Last Updated on May 5, 2015, by eNotes Editorial. Word Count: 782
One Sunday afternoon, while a crowd of people are gathered for tea at Manderley, the topic of the fancy dress ball is broached. In front of their guests, de Winter makes no objection as long as his wife and Crawley (who would have to do most of the work) agree....
(The entire section contains 782 words.)
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One Sunday afternoon, while a crowd of people are gathered for tea at Manderley, the topic of the fancy dress ball is broached. In front of their guests, de Winter makes no objection as long as his wife and Crawley (who would have to do most of the work) agree. Once the three of them are alone, de Winter is disgruntled because everyone expects Manderley to provide the grand entertainments for the county.
His wife is a bit humiliated that neither man thinks she is capable of doing anything to prepare for the ball. As host, de Winter never dresses up, but his wife says she will surprise the men with her choice of costume for the ball. She feels as if she is being treated a bit like a child by her husband and wishes something would happen to make her seem wiser and more mature. She hopes this inequality will not always be part of her marriage.
The girl wonders if the rooms in the west wing are being kept “furnished and untouched” because her husband ordered it and if he, like Danvers, reveres Rebecca’s belongings.
The news of Manderley’s fancy dress ball spreads quickly, and the young girl’s maid, Clarice, is among the most excited. The girl is curious to learn what Danvers’ reaction to the upcoming gala will be; she still remembers the look on the housekeeper’s face after being reprimanded by de Winter in the library. The girl shudders at the thought of Danvers’ grip on her arm and dreads any repeat of that day in Rebecca’s room.
As preparations for the dance are made, the young Mrs. de Winter has nothing to do but decide on her own costume. She spends a morning with her art books for inspiration, sketching ideas for the perfect dress. That evening before dinner, Danvers knocks on the girl’s door and has the discarded drawings from the library. Danvers is afraid the sketches should not have been discarded, but the girl assures her the drawings are trash.
Danvers derisively asks the girl if she has decided on her costume; the girl feigns indifference as she tells her no. Danvers acts surprised that the girl has not decided to emulate one of the dresses from the portraits in Manderley’s picture gallery, particularly the one of the young lady in a white dress holding a hat in her hands. Danvers casually makes the case for that particular outfit and even suggests a dressmaker in London who would reproduce the dress for the girl. Danvers also promises not to tell, and the girl is pleasantly surprised at the housekeeper’s helpfulness and affability.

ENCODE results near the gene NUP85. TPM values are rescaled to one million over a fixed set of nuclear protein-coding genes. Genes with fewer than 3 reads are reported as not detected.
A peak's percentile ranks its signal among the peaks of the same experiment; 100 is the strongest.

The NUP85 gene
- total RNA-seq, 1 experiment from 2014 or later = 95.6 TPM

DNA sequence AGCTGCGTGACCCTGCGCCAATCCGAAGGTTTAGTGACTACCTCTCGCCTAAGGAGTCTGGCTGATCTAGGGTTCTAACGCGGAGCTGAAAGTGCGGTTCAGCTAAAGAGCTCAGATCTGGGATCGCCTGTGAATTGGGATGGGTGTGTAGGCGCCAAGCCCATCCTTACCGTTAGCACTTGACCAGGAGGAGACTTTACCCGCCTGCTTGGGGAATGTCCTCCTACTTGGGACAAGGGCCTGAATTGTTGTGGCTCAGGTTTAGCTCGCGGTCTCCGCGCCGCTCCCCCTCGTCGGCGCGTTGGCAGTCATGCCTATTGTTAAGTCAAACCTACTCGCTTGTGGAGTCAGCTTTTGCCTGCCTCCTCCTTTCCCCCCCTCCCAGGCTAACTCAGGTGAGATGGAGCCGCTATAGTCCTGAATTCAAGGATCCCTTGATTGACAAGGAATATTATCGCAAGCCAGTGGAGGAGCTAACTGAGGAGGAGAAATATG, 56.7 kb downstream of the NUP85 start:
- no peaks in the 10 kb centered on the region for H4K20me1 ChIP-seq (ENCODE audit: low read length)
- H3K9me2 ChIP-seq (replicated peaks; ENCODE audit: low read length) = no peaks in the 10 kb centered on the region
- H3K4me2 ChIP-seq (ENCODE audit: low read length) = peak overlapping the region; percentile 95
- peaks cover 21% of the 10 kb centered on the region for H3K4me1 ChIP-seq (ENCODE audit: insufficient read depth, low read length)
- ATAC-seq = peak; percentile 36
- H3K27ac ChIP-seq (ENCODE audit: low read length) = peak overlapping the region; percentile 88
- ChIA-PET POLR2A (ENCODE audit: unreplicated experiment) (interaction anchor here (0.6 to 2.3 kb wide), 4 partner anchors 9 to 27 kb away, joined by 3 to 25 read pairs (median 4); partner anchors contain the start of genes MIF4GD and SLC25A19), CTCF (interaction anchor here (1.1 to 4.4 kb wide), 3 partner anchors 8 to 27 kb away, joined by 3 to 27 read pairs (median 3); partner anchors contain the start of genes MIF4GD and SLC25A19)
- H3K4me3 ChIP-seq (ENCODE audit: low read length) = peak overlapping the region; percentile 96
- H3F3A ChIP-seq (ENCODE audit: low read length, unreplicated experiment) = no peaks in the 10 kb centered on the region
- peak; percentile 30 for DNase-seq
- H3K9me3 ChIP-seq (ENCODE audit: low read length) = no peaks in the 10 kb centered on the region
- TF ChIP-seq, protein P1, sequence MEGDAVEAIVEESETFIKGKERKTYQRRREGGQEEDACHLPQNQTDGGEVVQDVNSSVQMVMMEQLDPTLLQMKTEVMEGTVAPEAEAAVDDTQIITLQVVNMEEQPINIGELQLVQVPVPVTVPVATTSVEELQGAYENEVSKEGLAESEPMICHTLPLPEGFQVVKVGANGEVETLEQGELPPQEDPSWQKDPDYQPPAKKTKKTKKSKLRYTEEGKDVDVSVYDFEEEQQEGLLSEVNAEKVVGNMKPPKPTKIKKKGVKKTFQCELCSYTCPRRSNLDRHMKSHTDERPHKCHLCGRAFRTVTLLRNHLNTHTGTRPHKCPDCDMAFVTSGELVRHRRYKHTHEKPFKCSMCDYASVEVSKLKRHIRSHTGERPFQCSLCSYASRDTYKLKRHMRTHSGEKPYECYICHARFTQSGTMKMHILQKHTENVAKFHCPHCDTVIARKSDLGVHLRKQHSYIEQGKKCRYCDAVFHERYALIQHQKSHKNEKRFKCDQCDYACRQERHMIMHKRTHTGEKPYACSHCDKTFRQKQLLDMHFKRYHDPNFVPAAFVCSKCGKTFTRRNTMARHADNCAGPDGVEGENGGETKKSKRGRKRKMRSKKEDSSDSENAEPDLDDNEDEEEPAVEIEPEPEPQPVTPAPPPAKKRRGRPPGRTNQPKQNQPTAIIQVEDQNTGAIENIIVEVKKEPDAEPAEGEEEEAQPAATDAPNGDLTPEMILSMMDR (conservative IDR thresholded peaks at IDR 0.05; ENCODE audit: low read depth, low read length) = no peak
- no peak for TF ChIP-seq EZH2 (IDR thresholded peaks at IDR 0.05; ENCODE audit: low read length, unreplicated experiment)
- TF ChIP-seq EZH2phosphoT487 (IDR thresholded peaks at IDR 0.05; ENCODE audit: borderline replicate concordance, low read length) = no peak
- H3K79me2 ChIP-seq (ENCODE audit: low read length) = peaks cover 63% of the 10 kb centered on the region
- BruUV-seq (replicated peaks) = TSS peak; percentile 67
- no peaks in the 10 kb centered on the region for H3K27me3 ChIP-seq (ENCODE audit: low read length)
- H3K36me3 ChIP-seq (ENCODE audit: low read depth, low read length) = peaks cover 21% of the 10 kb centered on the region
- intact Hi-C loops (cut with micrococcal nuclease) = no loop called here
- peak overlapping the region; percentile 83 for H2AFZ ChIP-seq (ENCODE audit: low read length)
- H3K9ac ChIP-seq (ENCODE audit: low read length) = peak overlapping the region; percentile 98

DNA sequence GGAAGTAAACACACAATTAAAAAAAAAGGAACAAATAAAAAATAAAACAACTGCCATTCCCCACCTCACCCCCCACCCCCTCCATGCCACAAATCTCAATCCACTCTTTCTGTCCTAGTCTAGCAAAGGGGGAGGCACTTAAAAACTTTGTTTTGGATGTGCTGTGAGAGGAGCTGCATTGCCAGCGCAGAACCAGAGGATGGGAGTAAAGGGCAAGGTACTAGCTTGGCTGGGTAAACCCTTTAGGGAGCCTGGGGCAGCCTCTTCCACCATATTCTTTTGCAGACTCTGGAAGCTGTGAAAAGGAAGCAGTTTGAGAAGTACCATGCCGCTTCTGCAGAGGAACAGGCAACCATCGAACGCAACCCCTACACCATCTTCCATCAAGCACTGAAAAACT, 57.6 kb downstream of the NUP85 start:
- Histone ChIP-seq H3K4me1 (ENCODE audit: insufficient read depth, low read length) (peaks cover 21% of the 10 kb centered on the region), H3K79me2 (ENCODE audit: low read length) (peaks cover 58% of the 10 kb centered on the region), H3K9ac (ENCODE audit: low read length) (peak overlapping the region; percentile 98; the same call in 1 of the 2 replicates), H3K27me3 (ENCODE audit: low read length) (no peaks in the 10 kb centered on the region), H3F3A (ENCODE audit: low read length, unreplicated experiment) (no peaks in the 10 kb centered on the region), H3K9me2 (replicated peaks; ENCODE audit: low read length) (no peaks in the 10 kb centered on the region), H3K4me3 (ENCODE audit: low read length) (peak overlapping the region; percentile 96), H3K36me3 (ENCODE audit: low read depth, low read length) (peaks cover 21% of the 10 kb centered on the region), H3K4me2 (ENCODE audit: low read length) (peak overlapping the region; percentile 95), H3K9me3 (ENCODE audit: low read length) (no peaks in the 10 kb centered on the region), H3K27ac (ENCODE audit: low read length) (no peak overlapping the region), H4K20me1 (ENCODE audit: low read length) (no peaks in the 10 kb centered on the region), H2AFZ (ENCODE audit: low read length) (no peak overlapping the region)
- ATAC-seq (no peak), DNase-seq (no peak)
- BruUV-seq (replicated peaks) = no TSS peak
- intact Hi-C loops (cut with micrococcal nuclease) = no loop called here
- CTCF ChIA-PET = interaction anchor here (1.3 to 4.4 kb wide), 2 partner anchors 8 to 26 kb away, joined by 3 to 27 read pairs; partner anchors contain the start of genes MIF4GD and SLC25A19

At dinner with her husband, the girl is not pleased at his treating her like a child and says he will receive the grandest surprise when he sees her ball dress. After dinner, she goes to examine and sketch the dress Danvers suggested and knows this will be the perfect outfit to make the impression she wants on her husband. In the morning she sends a letter and a sketch to the dressmaker Danvers recommended, and the company responds favorably to her request.
Soon Manderley is alive with expectation and preparations. Though Danvers never interferes, the girl feels the woman’s constant presence. Despite her desire to help, the girl has nothing to do. Her outfit arrives and it is perfect.
The day of the ball arrives and the afternoon drags by for the girl. She reminds everyone that she will provide a wonderful surprise with her costume tonight at the dance held in her honor. Clarice helps the girl get dressed and she looks triumphantly at her image in the mirror, refusing to allow her husband to see her. Finally she makes a grand entrance, sending Clarice down the stairs to ensure that de Winter, the Lacys, and Crawley are all gathered for her grand revelation. She even orders the drummer to announce her to the group, which he does.
When they see her, not one of them moves. Finally de Winter approaches his wife, his gaze never leaving her face. His eyes are blazing with anger and he demands to know what she is doing. His wife tries to explain; but in a cold, quiet, unfamiliar voice, he orders her upstairs to change into anything—anything but that dress—before anyone else sees her.
The girl stands incredulous and unmoving as tears fill her eyes. She finally brushes blindly past him. When she passes the door to the west wing, she sees Danvers smiling with the “face of an exulting devil” before she runs to her own room, tripping over her dress.